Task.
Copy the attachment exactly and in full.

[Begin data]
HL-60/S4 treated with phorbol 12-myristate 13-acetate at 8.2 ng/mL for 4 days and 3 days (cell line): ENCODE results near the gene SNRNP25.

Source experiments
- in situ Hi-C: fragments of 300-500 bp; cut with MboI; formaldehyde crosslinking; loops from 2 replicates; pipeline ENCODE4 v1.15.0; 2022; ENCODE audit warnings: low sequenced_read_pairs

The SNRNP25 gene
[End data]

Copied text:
HL-60/S4 treated with phorbol 12-myristate 13-acetate at 8.2 ng/mL for 4 days and 3 days (cell line): ENCODE results near the gene SNRNP25.

Source experiments
- in situ Hi-C: fragments of 300-500 bp; cut with MboI; formaldehyde crosslinking; loops from 2 replicates; pipeline ENCODE4 v1.15.0; 2022; ENCODE audit warnings: low sequenced_read_pairs

The SNRNP25 gene